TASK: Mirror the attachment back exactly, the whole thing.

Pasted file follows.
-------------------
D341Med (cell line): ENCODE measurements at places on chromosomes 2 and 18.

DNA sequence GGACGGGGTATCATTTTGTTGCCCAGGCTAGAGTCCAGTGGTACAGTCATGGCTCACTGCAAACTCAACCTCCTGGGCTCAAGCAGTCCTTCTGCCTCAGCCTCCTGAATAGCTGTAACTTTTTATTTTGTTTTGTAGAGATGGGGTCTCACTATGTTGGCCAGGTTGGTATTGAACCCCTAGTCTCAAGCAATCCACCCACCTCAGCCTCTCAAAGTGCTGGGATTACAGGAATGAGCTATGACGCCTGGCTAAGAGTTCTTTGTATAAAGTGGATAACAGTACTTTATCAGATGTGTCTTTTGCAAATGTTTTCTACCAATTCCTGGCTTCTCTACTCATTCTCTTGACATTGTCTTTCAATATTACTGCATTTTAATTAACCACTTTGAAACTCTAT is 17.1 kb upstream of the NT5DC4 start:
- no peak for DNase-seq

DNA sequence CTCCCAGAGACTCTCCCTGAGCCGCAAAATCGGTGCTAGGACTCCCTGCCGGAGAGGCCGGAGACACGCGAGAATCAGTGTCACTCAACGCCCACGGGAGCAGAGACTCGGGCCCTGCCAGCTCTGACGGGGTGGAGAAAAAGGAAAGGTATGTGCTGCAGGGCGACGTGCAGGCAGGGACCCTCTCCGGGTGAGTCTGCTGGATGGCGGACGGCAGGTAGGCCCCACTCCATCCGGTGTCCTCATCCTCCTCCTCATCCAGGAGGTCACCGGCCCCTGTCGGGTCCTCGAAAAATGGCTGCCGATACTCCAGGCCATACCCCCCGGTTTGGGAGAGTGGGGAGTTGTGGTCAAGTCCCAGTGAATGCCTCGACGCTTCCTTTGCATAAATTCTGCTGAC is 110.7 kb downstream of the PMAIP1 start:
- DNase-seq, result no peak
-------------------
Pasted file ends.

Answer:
D341Med (cell line): ENCODE measurements at places on chromosomes 2 and 18.

DNA sequence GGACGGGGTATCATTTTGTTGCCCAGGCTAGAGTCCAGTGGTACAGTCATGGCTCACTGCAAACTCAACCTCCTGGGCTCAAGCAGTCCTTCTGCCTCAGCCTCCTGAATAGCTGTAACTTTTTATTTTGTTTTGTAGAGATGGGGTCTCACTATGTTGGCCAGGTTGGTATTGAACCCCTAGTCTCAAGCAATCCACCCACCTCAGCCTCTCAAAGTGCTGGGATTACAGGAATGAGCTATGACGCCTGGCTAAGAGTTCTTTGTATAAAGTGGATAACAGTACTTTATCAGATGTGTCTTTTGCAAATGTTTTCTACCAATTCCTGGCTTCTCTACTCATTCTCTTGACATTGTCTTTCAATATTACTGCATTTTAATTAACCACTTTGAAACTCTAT is 17.1 kb upstream of the NT5DC4 start:
- no peak for DNase-seq

DNA sequence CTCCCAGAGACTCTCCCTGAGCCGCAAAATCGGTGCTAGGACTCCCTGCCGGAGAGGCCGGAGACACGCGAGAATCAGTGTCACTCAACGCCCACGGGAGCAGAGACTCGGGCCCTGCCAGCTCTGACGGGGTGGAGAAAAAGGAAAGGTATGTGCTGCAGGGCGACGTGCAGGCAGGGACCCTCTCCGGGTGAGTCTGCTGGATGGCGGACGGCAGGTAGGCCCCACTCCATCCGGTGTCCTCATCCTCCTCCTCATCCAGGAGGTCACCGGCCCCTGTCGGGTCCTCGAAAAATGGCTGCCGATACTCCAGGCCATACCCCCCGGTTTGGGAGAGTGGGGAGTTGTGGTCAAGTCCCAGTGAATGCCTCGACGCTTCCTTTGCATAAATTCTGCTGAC is 110.7 kb downstream of the PMAIP1 start:
- DNase-seq, result no peak